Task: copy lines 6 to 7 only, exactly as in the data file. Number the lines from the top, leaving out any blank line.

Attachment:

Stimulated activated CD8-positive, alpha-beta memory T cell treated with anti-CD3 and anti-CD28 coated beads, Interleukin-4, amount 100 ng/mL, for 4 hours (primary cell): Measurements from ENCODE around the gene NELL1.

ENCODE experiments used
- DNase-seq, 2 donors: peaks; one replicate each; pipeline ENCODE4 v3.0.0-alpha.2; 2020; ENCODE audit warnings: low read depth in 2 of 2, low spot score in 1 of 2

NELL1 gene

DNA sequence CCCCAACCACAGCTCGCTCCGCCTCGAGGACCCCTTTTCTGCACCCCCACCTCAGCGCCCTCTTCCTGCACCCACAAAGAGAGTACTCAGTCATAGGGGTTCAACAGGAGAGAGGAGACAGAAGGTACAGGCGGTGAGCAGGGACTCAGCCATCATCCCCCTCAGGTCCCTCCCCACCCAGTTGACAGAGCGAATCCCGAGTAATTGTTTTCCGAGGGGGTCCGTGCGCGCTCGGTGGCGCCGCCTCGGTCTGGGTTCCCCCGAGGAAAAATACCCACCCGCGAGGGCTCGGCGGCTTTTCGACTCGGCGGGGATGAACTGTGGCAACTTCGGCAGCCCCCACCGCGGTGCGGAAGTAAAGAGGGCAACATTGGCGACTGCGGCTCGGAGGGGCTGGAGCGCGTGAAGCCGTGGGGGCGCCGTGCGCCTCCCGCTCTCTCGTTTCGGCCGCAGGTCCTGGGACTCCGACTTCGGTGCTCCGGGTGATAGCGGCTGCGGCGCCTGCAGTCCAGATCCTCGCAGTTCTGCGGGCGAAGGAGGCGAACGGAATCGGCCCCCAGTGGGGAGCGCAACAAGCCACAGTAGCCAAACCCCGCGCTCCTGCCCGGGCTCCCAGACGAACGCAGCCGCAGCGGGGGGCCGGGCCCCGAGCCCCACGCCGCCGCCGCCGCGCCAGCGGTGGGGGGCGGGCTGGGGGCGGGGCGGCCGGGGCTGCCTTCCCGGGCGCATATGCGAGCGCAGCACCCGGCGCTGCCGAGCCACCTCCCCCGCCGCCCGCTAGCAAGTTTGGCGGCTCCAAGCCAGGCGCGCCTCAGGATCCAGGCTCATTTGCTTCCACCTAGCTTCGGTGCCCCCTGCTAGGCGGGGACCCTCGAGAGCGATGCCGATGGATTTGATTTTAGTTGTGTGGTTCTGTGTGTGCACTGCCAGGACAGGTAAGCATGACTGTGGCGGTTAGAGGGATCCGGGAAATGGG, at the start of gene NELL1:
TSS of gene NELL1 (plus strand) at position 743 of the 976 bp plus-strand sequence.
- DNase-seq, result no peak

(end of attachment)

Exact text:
TSS of gene NELL1 (plus strand) at position 743 of the 976 bp plus-strand sequence.
- DNase-seq, result no peak